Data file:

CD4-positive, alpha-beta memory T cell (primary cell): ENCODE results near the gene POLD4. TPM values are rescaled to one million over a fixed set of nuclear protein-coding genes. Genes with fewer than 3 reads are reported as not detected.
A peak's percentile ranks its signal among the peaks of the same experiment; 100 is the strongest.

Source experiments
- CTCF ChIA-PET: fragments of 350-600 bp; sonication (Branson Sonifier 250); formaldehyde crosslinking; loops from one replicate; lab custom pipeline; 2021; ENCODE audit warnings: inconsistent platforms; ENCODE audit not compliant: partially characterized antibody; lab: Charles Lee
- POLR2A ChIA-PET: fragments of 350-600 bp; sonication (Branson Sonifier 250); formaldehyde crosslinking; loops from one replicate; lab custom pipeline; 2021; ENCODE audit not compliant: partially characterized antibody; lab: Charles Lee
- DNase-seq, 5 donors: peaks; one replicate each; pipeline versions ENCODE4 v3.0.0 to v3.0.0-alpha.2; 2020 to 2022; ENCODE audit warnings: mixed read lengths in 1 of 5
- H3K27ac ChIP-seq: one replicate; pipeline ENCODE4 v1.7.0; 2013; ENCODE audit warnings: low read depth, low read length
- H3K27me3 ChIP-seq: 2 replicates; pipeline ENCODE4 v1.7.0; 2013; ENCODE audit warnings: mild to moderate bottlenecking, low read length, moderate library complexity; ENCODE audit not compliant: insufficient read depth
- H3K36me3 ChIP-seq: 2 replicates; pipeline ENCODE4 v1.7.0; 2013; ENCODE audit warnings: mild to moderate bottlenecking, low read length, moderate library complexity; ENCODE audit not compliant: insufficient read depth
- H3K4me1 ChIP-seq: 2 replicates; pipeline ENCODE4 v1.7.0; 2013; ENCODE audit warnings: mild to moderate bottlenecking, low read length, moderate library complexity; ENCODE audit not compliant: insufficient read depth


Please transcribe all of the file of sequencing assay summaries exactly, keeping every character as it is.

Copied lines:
CD4-positive, alpha-beta memory T cell (primary cell): ENCODE results near the gene POLD4. TPM values are rescaled to one million over a fixed set of nuclear protein-coding genes. Genes with fewer than 3 reads are reported as not detected.
A peak's percentile ranks its signal among the peaks of the same experiment; 100 is the strongest.

Source experiments
- CTCF ChIA-PET: fragments of 350-600 bp; sonication (Branson Sonifier 250); formaldehyde crosslinking; loops from one replicate; lab custom pipeline; 2021; ENCODE audit warnings: inconsistent platforms; ENCODE audit not compliant: partially characterized antibody; lab: Charles Lee
- POLR2A ChIA-PET: fragments of 350-600 bp; sonication (Branson Sonifier 250); formaldehyde crosslinking; loops from one replicate; lab custom pipeline; 2021; ENCODE audit not compliant: partially characterized antibody; lab: Charles Lee
- DNase-seq, 5 donors: peaks; one replicate each; pipeline versions ENCODE4 v3.0.0 to v3.0.0-alpha.2; 2020 to 2022; ENCODE audit warnings: mixed read lengths in 1 of 5
- H3K27ac ChIP-seq: one replicate; pipeline ENCODE4 v1.7.0; 2013; ENCODE audit warnings: low read depth, low read length
- H3K27me3 ChIP-seq: 2 replicates; pipeline ENCODE4 v1.7.0; 2013; ENCODE audit warnings: mild to moderate bottlenecking, low read length, moderate library complexity; ENCODE audit not compliant: insufficient read depth
- H3K36me3 ChIP-seq: 2 replicates; pipeline ENCODE4 v1.7.0; 2013; ENCODE audit warnings: mild to moderate bottlenecking, low read length, moderate library complexity; ENCODE audit not compliant: insufficient read depth
- H3K4me1 ChIP-seq: 2 replicates; pipeline ENCODE4 v1.7.0; 2013; ENCODE audit warnings: mild to moderate bottlenecking, low read length, moderate library complexity; ENCODE audit not compliant: insufficient read depth